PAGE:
# Currents, Waves, And Tides

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Test over currents, waves, and tides aimed at sixth grade earth science students.

• 1.

### The wind blows on the water, passing it's energy to the water. As this energy passes through the water, in what way do the water molecules move?

• A.

In waves towards the shore

• B.

In a small vertical circle

• C.

In the direction of the waves

• D.

Against the currents

B. In a small vertical circle
Explanation
When the wind blows on the water, it transfers its energy to the water molecules. This energy causes the water molecules to move in a small vertical circle. The circular motion is a result of the wind's energy causing the water molecules to oscillate up and down, creating waves. Therefore, the correct answer is "in a small vertical circle."

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• 2.

### The lowest point of a wave is the:

• A.

Crest

• B.

Wavelength

• C.

Trough

• D.

Frequency

C. Trough
Explanation
The lowest point of a wave is called the trough. In a wave, the trough is the point where the displacement or amplitude is at its lowest. It is the opposite of the crest, which is the highest point of the wave. The wavelength refers to the distance between two consecutive troughs or crests in a wave. Frequency, on the other hand, represents the number of complete waves passing a certain point in a given time.

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• 3.

### The highest point of a wave is:

• A.

Crest

• B.

Wavelength

• C.

Trough

• D.

Frequency

A. Crest
Explanation
The highest point of a wave is called the crest. In a wave, the crest refers to the point where the displacement of the medium is at its maximum positive value. It is the peak of the wave, located above the equilibrium position. The crest is followed by the trough, which is the lowest point of the wave.

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• 4.

### When the wind blows across a body of water (like the ocean), ________________ between the water and air causes the water to move.

• A.

Ions

• B.

Gravity

• C.

Friction

• D.

Density

C. Friction
Explanation
When the wind blows across a body of water, the friction between the water and air causes the water to move. Friction is the force that opposes the motion of two surfaces in contact with each other. In this case, as the wind pushes against the surface of the water, the friction between the air and water molecules causes the water to be dragged along in the direction of the wind. This movement of water is what we observe as waves or currents.

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• 5.

### The size of a wave is NOT affected by the:

• A.

Length and time the wind blows across the water

• B.

Salinity of the water

• C.

Strength of the wind (how hard the wind is blowing)

• D.

Distance the wind blows across the water

B. Salinity of the water
Explanation
The size of a wave is not affected by the salinity of the water. The size of a wave is primarily determined by the length and time the wind blows across the water, the strength of the wind, and the distance the wind blows across the water. Salinity refers to the amount of salt in the water and does not directly impact the size of the waves.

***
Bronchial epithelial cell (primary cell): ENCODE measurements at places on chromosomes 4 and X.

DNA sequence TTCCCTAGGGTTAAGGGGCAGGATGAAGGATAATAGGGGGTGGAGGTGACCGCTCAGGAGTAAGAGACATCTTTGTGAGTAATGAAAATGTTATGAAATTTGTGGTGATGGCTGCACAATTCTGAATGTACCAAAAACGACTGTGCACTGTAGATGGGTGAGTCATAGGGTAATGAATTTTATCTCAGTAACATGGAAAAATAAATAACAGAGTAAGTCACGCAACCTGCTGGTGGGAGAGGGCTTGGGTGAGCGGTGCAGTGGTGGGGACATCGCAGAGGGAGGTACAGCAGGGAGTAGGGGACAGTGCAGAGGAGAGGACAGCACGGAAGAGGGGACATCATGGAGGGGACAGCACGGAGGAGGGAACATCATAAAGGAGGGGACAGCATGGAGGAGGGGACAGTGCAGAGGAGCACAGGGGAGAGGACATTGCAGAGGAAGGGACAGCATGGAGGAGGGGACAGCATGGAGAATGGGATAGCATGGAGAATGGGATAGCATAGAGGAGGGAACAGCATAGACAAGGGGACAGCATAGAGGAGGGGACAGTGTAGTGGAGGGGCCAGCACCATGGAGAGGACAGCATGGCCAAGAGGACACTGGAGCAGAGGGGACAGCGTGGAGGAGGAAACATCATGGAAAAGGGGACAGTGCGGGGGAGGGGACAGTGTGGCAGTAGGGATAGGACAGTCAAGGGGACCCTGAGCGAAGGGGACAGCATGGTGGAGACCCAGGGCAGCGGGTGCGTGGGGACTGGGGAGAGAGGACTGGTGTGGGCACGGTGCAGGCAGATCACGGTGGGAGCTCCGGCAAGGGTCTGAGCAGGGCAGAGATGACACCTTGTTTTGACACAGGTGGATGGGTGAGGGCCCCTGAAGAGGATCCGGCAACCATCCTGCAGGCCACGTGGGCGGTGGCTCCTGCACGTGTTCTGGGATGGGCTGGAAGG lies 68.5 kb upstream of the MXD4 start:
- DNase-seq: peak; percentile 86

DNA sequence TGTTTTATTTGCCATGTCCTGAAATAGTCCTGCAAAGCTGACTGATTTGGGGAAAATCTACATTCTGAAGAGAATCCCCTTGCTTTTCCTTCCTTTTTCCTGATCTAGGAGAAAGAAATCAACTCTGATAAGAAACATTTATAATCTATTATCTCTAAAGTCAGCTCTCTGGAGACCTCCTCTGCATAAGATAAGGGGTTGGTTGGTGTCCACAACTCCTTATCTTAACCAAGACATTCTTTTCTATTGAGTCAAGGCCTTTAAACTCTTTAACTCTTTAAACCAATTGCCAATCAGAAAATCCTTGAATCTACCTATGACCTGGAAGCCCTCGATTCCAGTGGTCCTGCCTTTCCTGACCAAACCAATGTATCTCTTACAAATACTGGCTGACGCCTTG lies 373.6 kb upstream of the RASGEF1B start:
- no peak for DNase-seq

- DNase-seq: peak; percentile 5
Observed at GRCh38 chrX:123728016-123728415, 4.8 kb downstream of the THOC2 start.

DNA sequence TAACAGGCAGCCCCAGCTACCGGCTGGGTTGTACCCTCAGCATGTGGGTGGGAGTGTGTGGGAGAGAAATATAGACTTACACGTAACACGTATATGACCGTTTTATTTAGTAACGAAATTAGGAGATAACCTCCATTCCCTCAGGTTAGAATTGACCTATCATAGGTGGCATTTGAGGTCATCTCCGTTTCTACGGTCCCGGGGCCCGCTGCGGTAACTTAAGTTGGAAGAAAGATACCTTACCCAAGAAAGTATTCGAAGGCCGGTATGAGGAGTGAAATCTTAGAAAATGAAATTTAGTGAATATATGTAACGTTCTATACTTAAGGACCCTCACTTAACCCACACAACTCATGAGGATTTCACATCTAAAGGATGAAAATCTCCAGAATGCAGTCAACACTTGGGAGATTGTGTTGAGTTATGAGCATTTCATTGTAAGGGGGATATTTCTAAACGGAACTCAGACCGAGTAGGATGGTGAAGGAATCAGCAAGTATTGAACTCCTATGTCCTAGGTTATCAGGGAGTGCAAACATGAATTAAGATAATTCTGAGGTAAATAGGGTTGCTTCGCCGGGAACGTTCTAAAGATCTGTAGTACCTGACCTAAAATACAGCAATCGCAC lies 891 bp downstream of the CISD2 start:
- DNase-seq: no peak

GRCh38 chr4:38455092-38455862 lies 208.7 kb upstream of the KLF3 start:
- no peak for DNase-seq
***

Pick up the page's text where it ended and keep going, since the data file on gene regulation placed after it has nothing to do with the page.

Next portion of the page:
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• 6.

### This occurs when circulation in the ocean brings deep, cold water to the ocean surface:

• A.

Rotation of the earth

• B.

Density

• C.

Coriolis effect

• D.

Upwelling

D. Upwelling
Explanation
Upwelling refers to the process in which deep, cold water from the ocean is brought to the surface. This phenomenon occurs due to various factors such as wind patterns, ocean currents, and the rotation of the earth. As the wind blows parallel to the coastline, it pushes the surface water away, causing an upward movement of the colder, nutrient-rich water from below. This upwelling of deep water is essential for marine ecosystems as it brings nutrients to the surface, supporting the growth of phytoplankton and subsequently, the entire food chain.

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• 7.

### ______________ water rises and ________________ water sinks

• A.

Warm, cold

• B.

Cold, warm

• C.

None of the above

• D.

All of the above

A. Warm, cold
Explanation
Warm water rises and cold water sinks due to differences in density. When water is heated, its molecules become more energetic and spread out, causing the water to expand and become less dense. This less dense warm water rises to the surface. On the other hand, cold water is denser because its molecules are closer together. Therefore, it sinks to the bottom. This process is known as convection and plays a crucial role in ocean currents and weather patterns.

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• 8.

### The amount of salt in a given amount of water is:

• A.

Coriolis effect

• B.

Salinity

• C.

Density current

• D.

Surface current

B. Salinity
Explanation
Salinity refers to the concentration of dissolved salts in a given amount of water. It is typically measured in parts per thousand (ppt) or percentage. Salinity can vary depending on factors such as evaporation, precipitation, and the presence of freshwater inputs. It is an important parameter in oceanography and is used to understand the composition and properties of seawater. The correct answer, salinity, accurately describes the amount of salt present in a given amount of water.

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• 9.